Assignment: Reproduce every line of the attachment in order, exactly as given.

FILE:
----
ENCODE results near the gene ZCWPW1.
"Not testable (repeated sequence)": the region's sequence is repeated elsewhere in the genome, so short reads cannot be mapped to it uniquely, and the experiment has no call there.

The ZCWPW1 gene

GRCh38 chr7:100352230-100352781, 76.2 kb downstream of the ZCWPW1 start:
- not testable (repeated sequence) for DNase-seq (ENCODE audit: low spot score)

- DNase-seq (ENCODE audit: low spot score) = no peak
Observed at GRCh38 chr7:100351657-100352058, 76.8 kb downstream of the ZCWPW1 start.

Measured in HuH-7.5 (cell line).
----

ENCODE results near the gene ZCWPW1.
"Not testable (repeated sequence)": the region's sequence is repeated elsewhere in the genome, so short reads cannot be mapped to it uniquely, and the experiment has no call there.

The ZCWPW1 gene

GRCh38 chr7:100352230-100352781, 76.2 kb downstream of the ZCWPW1 start:
- not testable (repeated sequence) for DNase-seq (ENCODE audit: low spot score)

- DNase-seq (ENCODE audit: low spot score) = no peak
Observed at GRCh38 chr7:100351657-100352058, 76.8 kb downstream of the ZCWPW1 start.

Measured in HuH-7.5 (cell line).